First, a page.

As Lola said, unless we dismantle capitalism or take on that struggle, we cannot fully define how the world will look, the ideal world. In fact, it’s the struggle itself which will help us to determine that. I’ll just give a couple of examples. One, for policymakers, in the context of violence against women and girls in the UK: Over the last ten years, with the intensification of neoliberal policies we’ve seen a real change in the way in which the state is handling the question of violence against women and girls. It has moved from what was essentially a preventative approach to a highly punitive approach, where not only are the perpetrators thrown in prison, but even the women who bring the cases are very likely to go to prison themselves. And, of course, there’s the whole question of deportations for migrant women which locks into this. This needs to be totally changed. It brings with it a complete removal of women’s agency. They all get together, teachers, social workers, anybody who can give information about the woman, based on surveillance systems. But when they do this, the woman is not present, she cannot speak for herself, which is just incredible if you think of it from the outside. So, obviously, we need to change that. We need to have a system where women are strengthened, where women can speak for themselves, where there is prevention rather than a carceral approach. Where the whole neoliberal framework which claims to deal with violence against women and girls but is racist and misogynistic in every way is dismantled.
I also want to give another example for activists, and I do feel that when we pick our examples, it’s useful to look at the global south as well. Because, you know, although we’re talking about Europe mainly here, I think that if you’re talking about global capitalism it is really important to talk about the global south. I want to give the example of the way in which Muslim women have been organising in India from December till the lockdown in March after which the state basically attacked them — but they are coming back! What they did was they had sit-ins, massive sit-ins, starting with a place called Shaheen Bagh in Delhi and spreading to a number of other cities, taking over whole areas, where they said they would sit until the government came and talked to them, until the citizenship laws are abolished. And these are the laws which I was telling you about which are likely to lead to ethnic cleansing and genocide. Now, what was really interesting to see, when these spaces were occupied was what grew up around them. There were educational classes for kids. There was political education, there was amazing artwork. There was food being served to everyone who came. There were history lessons, amazing sculptures. So all of this is something which is not only very inspiring, but possibly a blueprint and something which we should be learning from.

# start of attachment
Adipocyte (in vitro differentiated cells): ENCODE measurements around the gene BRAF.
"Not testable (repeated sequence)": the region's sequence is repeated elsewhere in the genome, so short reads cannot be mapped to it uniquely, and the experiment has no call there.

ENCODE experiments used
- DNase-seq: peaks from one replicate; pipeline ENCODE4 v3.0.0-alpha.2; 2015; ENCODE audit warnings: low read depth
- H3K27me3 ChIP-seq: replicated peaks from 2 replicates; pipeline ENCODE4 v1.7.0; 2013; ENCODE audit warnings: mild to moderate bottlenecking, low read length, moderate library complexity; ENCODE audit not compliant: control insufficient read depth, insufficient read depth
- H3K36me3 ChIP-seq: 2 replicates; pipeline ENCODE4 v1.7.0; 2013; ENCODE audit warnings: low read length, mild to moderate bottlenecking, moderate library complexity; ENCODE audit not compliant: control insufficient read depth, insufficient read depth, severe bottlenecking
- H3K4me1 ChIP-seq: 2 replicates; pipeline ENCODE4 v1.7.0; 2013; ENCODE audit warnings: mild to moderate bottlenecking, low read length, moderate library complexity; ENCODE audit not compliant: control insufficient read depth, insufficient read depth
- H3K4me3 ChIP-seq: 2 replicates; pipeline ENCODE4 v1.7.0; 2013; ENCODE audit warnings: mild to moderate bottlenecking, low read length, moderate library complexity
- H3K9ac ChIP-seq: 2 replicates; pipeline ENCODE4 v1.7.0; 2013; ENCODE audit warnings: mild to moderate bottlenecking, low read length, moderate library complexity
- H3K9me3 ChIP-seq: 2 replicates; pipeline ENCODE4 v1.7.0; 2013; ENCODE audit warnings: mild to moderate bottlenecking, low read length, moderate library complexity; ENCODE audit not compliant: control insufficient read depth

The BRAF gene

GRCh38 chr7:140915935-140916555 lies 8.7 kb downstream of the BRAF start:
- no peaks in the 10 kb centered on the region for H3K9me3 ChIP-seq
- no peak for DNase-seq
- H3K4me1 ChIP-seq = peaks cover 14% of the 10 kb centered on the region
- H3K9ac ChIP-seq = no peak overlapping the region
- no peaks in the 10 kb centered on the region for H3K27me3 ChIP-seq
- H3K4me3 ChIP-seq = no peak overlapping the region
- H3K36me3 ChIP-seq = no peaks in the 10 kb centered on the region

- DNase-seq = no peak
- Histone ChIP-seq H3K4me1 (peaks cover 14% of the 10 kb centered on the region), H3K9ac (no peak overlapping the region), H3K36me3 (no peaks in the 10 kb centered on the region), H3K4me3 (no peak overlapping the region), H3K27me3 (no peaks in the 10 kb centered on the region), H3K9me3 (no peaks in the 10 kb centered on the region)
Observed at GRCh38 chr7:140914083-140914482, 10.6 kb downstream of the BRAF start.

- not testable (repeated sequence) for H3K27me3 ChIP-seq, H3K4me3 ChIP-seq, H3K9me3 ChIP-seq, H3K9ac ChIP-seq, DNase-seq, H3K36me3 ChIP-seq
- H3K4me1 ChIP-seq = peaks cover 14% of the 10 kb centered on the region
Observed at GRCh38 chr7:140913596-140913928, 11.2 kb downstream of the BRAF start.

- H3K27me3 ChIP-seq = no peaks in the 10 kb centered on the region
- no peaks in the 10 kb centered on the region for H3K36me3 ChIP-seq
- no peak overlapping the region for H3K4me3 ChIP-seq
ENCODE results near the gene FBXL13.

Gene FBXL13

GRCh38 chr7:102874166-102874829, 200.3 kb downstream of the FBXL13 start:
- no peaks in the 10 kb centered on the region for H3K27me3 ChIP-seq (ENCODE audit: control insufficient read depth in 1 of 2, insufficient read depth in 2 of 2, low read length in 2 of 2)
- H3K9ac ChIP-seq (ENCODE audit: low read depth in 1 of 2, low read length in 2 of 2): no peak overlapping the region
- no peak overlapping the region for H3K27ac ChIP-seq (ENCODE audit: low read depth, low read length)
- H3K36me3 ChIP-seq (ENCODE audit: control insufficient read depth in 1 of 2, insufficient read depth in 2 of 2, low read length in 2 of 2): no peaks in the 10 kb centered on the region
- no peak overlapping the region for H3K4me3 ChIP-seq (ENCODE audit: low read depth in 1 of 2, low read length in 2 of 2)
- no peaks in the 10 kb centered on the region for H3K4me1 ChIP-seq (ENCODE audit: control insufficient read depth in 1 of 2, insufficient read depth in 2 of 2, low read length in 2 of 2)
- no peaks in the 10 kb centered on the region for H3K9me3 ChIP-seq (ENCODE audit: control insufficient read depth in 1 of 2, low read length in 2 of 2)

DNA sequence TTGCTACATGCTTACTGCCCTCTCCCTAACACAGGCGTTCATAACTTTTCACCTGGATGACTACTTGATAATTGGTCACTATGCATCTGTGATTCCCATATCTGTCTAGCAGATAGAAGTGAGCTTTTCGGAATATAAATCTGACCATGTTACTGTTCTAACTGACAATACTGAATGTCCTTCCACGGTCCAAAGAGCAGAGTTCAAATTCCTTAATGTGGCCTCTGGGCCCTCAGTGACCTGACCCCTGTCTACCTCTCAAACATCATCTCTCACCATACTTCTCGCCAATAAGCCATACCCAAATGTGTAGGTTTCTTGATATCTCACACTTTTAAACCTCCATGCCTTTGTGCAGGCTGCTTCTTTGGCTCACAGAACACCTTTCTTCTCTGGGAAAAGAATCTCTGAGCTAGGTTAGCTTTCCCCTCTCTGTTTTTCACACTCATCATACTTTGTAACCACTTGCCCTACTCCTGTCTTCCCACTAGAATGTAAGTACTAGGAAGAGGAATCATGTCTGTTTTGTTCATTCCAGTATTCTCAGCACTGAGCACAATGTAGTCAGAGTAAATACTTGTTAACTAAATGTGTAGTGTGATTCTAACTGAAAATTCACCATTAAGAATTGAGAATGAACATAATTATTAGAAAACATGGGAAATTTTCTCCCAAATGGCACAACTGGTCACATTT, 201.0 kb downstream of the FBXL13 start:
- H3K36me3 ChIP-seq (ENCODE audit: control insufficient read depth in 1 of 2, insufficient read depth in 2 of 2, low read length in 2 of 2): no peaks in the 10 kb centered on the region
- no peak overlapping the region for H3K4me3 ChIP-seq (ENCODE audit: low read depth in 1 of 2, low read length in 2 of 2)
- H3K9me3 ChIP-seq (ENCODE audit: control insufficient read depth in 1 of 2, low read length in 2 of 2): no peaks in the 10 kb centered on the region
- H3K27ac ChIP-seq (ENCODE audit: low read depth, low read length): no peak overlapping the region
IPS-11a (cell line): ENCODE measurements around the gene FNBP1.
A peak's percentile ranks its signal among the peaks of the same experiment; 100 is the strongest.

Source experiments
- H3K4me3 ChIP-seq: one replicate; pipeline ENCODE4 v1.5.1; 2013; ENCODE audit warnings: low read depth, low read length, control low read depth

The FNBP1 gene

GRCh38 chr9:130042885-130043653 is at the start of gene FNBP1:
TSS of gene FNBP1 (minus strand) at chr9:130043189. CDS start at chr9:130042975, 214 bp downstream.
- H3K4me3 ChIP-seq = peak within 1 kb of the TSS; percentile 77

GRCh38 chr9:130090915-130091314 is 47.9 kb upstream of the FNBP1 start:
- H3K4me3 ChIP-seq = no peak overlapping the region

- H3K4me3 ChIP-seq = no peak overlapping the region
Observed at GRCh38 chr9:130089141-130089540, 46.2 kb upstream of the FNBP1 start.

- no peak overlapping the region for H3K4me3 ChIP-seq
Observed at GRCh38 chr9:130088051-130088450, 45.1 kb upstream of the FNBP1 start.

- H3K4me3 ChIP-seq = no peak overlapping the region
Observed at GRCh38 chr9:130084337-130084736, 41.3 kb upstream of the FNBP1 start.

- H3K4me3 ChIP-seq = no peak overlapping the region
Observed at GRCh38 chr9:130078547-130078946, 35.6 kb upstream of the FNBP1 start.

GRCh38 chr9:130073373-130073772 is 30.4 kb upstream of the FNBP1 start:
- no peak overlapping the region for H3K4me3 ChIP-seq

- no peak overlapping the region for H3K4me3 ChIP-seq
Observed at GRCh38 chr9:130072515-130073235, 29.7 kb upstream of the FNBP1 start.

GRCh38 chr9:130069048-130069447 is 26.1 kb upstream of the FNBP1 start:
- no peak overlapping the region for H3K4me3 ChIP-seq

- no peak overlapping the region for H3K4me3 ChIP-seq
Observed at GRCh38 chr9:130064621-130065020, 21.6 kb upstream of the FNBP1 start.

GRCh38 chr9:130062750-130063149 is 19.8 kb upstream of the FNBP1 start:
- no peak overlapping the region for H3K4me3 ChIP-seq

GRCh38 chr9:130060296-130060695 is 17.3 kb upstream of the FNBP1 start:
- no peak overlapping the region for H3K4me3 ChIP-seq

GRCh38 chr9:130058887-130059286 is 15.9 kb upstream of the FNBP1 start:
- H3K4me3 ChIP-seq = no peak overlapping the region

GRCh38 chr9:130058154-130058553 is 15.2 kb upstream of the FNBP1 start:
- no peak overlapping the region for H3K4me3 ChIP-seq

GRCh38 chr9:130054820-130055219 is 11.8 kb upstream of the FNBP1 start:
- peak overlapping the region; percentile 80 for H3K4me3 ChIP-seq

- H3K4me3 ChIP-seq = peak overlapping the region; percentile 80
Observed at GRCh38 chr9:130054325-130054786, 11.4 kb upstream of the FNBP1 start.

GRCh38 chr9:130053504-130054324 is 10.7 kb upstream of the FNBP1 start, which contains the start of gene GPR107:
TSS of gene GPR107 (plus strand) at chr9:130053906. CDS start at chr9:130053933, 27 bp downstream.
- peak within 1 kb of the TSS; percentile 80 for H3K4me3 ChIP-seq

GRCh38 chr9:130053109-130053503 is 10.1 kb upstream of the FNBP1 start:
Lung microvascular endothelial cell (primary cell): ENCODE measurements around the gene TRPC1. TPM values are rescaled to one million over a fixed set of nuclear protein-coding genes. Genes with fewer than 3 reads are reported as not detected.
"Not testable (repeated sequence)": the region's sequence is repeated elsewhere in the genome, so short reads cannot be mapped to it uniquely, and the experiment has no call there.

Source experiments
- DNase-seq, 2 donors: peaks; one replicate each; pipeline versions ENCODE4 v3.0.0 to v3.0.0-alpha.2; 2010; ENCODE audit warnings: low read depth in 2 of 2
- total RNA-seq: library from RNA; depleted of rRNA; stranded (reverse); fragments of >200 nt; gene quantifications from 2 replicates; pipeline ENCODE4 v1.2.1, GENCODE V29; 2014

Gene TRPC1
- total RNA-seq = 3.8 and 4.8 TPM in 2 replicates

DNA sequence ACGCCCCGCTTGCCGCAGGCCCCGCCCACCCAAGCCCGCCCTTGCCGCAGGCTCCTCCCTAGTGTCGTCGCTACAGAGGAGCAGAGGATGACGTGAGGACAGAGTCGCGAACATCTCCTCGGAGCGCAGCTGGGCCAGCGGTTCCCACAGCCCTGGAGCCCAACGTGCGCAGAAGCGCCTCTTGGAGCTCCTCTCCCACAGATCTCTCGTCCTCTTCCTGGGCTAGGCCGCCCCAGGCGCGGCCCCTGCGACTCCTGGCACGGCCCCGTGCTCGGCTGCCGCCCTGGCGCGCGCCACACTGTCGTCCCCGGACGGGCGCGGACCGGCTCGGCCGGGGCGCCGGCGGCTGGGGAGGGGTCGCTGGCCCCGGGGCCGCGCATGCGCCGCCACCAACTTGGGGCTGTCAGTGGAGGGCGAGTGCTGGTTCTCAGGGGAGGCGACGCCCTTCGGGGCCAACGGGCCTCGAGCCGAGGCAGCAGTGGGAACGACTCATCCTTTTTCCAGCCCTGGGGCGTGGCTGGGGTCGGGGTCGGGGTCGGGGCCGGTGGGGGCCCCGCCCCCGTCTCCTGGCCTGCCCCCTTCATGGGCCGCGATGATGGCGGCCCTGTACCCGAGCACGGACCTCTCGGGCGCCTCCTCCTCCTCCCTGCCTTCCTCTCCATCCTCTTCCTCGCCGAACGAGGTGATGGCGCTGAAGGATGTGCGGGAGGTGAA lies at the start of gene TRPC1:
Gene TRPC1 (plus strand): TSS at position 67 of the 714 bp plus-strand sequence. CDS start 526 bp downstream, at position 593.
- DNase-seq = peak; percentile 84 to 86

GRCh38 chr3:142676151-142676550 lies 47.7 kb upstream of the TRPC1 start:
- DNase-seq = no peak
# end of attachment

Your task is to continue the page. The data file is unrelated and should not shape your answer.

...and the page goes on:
Thank you so much. Ru, tell us.
Someone mentioned Mariame Kaba. She’s been really instructive in informing how I think about abolition, but also how I translate that work to a UK context. A phrase I find really helpful of hers is thinking about abolition as a horizon. I think the thing I found really interesting is that some of us have been talking about this stuff for a long time, but for people that are just coming into it, it’s like… you just get rid of the police like that?! And actually there’s a lot of steps to get to that point. It’s chipping away at the power of that system and completely reconfiguring how society understands the need for police. You’re simultaneously dealing with the causes of so-called criminality, so you no longer have a need for the police any more. So a horizon of abolition is one phrase that I find really helpful when I think about that. And I think it was Lola who said we don’t have a model for what this looks like. But we do have ways of imagining care.